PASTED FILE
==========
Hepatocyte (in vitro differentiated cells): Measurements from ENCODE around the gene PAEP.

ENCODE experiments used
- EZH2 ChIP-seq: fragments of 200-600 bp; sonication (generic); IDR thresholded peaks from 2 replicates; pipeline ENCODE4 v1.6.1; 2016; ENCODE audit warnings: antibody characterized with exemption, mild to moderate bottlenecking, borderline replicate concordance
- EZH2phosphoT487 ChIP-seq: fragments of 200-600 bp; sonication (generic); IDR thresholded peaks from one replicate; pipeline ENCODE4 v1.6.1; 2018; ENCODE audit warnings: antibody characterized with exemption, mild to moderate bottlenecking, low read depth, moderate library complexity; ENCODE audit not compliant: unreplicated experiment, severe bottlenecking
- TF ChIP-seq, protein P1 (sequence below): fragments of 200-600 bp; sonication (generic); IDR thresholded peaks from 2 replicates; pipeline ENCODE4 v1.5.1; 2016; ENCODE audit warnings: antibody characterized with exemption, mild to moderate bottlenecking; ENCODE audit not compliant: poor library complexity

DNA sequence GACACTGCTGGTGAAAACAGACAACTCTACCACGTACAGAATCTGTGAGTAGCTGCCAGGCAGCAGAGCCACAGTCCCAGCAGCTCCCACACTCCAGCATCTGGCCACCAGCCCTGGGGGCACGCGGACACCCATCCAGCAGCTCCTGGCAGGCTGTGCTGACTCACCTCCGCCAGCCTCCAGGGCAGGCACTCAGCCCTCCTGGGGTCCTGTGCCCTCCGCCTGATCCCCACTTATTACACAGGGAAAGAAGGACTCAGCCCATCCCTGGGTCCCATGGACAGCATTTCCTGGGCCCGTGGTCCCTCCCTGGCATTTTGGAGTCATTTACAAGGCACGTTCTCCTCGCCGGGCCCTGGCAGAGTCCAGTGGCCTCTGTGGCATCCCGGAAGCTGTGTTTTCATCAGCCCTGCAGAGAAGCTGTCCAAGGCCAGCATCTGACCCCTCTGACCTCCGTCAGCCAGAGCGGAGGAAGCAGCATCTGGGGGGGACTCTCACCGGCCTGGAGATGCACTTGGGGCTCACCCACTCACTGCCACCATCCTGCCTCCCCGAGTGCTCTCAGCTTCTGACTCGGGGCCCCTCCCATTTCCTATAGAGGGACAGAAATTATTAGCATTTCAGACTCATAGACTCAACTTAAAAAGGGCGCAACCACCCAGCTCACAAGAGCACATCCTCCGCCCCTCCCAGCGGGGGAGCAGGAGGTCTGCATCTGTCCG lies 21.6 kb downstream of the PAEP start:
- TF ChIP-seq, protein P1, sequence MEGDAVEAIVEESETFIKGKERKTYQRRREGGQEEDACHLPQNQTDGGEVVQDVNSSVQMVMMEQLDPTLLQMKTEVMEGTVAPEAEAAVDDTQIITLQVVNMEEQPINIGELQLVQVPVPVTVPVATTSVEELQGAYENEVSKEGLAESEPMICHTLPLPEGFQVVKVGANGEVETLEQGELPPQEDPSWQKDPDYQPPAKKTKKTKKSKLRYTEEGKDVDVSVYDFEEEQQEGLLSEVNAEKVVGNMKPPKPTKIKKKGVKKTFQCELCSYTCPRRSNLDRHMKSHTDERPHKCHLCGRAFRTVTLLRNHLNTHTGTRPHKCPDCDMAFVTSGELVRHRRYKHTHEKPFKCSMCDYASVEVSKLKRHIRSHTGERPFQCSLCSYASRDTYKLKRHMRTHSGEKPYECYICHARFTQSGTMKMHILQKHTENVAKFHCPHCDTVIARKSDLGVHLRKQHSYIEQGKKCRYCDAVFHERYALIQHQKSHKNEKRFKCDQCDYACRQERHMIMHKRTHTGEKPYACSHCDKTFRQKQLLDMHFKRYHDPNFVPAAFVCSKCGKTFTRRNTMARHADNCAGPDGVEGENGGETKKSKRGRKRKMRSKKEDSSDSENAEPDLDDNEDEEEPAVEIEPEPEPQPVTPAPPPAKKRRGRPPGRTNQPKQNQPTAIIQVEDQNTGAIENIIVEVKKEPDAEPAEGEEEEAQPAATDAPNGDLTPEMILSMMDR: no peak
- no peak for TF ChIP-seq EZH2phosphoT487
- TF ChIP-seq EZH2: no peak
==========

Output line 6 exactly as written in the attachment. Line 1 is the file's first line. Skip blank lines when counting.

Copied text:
DNA sequence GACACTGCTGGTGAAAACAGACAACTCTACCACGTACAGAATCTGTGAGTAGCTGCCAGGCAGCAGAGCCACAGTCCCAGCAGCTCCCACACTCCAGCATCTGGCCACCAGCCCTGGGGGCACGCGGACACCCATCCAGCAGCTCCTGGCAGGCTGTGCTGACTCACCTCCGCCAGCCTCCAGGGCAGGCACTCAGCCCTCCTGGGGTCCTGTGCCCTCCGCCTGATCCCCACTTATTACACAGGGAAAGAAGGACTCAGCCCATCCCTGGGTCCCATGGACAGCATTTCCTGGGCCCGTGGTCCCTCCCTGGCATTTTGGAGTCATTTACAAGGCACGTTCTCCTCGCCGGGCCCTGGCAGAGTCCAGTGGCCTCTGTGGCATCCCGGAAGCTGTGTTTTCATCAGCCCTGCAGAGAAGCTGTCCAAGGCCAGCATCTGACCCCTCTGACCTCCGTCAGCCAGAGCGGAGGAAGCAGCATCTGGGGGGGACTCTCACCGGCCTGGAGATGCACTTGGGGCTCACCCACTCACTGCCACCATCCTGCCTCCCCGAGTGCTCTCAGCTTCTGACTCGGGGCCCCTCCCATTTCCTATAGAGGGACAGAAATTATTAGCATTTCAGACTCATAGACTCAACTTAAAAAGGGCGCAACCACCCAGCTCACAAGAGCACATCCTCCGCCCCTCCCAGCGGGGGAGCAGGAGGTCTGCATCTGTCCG lies 21.6 kb downstream of the PAEP start: